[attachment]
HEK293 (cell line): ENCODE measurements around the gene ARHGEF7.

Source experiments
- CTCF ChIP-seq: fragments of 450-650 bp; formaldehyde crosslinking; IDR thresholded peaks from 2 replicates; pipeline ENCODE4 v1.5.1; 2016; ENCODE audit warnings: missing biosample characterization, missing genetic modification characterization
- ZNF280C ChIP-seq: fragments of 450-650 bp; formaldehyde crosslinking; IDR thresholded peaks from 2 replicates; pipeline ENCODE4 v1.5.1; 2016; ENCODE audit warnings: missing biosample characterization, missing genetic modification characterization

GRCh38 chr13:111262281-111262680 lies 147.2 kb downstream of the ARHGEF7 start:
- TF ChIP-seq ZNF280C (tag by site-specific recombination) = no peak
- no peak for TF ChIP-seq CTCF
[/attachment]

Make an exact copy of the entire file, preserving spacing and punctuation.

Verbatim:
HEK293 (cell line): ENCODE measurements around the gene ARHGEF7.

Source experiments
- CTCF ChIP-seq: fragments of 450-650 bp; formaldehyde crosslinking; IDR thresholded peaks from 2 replicates; pipeline ENCODE4 v1.5.1; 2016; ENCODE audit warnings: missing biosample characterization, missing genetic modification characterization
- ZNF280C ChIP-seq: fragments of 450-650 bp; formaldehyde crosslinking; IDR thresholded peaks from 2 replicates; pipeline ENCODE4 v1.5.1; 2016; ENCODE audit warnings: missing biosample characterization, missing genetic modification characterization

GRCh38 chr13:111262281-111262680 lies 147.2 kb downstream of the ARHGEF7 start:
- TF ChIP-seq ZNF280C (tag by site-specific recombination) = no peak
- no peak for TF ChIP-seq CTCF